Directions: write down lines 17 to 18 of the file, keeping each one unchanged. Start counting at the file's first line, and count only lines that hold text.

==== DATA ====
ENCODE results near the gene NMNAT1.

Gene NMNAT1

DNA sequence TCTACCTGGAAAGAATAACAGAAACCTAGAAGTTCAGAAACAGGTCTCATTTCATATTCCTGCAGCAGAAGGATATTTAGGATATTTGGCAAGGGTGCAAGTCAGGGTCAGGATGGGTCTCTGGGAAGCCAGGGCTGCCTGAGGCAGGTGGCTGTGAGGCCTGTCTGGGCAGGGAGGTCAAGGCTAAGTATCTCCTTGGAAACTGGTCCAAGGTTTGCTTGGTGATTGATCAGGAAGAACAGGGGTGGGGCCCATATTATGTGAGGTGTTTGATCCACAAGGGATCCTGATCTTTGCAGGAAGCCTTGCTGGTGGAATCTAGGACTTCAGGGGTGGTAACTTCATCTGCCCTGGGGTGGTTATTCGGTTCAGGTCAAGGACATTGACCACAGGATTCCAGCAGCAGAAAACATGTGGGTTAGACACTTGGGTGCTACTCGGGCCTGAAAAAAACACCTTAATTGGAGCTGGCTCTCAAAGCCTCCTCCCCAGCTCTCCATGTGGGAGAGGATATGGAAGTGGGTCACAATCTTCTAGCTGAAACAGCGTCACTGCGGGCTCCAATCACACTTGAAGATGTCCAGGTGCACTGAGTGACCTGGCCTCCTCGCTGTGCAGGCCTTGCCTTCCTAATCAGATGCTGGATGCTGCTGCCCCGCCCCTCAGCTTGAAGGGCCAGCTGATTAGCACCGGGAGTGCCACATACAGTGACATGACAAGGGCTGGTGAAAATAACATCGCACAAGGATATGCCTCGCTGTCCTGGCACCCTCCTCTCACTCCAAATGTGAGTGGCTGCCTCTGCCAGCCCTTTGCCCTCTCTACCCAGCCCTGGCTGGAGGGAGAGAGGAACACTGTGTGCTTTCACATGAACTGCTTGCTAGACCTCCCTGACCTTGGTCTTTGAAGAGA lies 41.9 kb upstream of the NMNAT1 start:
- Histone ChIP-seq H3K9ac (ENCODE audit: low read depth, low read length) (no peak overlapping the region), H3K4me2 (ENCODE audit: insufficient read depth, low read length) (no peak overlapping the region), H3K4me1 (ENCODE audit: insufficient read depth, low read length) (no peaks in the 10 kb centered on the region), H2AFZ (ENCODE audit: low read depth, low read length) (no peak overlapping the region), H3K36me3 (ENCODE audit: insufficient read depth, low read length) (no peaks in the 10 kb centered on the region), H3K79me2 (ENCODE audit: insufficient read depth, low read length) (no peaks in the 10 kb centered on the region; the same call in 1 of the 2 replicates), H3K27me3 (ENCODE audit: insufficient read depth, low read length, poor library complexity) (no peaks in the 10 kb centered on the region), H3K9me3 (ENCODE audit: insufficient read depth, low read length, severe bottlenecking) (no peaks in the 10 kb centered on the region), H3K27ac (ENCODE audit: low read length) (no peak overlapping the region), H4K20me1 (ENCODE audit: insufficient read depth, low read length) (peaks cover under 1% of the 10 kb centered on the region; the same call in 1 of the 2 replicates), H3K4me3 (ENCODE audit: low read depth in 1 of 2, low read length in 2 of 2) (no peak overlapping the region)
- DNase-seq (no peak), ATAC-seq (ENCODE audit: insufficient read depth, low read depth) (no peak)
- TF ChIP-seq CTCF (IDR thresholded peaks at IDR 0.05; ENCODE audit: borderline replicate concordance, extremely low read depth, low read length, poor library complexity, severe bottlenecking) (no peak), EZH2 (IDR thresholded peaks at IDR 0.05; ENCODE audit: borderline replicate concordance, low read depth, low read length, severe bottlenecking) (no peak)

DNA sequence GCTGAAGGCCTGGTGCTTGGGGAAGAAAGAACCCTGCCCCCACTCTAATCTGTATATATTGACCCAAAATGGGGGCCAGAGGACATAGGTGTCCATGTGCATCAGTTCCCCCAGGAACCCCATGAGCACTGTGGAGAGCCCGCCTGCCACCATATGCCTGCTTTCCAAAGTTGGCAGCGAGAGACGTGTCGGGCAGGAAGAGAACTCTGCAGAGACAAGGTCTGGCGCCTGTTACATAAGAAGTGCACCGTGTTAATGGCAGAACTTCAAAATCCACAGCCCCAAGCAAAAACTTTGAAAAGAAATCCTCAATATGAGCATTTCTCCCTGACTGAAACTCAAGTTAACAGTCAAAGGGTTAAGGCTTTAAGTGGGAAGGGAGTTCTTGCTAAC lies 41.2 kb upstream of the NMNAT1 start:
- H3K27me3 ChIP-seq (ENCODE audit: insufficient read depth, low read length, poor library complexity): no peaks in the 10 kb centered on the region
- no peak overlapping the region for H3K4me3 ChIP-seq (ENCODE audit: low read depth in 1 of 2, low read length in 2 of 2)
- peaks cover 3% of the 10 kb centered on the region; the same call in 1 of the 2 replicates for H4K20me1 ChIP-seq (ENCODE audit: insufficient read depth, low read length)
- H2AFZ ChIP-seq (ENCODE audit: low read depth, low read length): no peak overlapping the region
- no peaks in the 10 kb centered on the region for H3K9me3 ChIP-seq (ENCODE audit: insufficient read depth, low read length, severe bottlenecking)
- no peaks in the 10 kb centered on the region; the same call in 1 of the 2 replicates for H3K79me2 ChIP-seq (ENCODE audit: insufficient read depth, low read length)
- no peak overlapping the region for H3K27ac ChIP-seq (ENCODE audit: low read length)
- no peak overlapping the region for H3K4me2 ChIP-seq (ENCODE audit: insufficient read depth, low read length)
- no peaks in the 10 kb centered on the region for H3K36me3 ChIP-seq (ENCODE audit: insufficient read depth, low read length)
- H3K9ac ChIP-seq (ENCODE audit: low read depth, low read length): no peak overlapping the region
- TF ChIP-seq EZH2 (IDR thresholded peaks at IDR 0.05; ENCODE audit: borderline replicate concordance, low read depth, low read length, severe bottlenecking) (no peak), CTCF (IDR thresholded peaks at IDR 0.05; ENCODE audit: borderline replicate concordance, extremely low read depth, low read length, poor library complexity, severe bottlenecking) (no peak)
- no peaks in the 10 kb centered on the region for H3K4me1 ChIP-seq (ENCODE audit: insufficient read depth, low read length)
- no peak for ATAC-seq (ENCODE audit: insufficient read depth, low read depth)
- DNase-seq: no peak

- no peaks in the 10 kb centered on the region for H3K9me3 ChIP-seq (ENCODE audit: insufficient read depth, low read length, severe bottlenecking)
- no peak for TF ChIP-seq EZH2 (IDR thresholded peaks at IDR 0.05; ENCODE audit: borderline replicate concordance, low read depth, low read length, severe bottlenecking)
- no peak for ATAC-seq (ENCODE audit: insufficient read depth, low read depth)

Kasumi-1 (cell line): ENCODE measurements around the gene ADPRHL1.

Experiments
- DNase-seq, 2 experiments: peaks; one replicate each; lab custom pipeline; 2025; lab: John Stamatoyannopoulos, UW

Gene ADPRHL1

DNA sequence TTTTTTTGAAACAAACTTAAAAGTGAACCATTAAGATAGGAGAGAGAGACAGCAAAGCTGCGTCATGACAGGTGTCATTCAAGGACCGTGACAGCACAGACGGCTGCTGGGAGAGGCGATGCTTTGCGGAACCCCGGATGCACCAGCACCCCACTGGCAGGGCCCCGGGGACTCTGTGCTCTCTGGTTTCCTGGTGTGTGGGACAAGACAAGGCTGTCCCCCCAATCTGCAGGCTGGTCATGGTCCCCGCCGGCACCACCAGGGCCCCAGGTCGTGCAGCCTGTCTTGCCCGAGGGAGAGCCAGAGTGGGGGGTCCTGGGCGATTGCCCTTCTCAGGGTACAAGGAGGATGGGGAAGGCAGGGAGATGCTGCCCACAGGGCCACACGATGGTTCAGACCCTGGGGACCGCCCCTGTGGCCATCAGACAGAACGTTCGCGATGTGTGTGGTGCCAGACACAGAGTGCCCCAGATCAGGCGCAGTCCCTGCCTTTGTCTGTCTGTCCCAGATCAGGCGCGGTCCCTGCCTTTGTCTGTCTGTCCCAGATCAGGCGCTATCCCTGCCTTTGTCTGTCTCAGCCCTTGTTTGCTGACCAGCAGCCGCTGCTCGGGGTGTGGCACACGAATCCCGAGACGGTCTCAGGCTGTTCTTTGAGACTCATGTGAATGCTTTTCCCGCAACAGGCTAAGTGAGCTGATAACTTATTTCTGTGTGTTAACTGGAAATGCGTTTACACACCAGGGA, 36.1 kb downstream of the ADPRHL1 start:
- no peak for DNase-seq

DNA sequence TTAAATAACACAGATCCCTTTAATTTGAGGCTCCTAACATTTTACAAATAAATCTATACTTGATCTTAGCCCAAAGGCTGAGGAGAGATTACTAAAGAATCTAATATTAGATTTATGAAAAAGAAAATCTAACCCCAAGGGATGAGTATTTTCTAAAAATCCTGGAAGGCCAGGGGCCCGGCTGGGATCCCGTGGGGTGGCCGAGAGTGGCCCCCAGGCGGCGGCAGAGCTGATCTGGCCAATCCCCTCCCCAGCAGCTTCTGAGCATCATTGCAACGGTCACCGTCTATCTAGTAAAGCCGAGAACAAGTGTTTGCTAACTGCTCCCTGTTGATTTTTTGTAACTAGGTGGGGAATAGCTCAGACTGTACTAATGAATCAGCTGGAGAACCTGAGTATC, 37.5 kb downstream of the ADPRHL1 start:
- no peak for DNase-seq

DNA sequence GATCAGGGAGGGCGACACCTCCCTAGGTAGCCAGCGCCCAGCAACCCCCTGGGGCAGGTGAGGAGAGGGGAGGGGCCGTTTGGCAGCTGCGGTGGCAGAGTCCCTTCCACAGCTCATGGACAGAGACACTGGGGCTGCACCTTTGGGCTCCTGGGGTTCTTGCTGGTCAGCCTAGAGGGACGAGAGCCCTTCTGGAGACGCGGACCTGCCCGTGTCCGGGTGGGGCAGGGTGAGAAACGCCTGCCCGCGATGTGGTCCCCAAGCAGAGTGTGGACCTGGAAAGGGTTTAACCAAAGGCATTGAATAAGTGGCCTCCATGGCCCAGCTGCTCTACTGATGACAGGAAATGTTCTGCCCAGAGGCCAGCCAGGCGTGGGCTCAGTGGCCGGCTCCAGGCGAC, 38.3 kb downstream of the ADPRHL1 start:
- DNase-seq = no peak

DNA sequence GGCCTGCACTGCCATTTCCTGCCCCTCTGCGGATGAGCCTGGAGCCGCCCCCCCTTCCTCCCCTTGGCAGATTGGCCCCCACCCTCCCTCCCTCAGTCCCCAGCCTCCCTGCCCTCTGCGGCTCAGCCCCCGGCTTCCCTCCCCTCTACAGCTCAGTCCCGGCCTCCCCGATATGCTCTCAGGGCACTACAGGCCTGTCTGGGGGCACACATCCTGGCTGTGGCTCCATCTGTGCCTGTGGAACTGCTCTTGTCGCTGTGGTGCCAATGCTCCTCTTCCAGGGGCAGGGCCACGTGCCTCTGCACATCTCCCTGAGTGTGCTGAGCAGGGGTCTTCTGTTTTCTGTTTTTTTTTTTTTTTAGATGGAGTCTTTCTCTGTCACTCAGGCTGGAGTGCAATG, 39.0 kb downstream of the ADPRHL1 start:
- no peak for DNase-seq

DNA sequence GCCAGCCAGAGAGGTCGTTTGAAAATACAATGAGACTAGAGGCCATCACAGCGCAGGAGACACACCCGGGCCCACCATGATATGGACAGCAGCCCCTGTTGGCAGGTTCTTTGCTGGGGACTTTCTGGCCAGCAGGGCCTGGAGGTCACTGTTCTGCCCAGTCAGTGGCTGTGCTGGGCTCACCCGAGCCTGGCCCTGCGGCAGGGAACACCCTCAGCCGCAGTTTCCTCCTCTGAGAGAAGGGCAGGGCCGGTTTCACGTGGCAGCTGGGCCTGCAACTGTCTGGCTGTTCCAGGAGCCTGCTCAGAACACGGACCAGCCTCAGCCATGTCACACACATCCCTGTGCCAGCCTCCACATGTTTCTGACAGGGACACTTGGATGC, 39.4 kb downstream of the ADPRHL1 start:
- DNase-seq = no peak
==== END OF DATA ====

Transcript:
- H3K9ac ChIP-seq (ENCODE audit: low read depth, low read length): no peak overlapping the region
- TF ChIP-seq EZH2 (IDR thresholded peaks at IDR 0.05; ENCODE audit: borderline replicate concordance, low read depth, low read length, severe bottlenecking) (no peak), CTCF (IDR thresholded peaks at IDR 0.05; ENCODE audit: borderline replicate concordance, extremely low read depth, low read length, poor library complexity, severe bottlenecking) (no peak)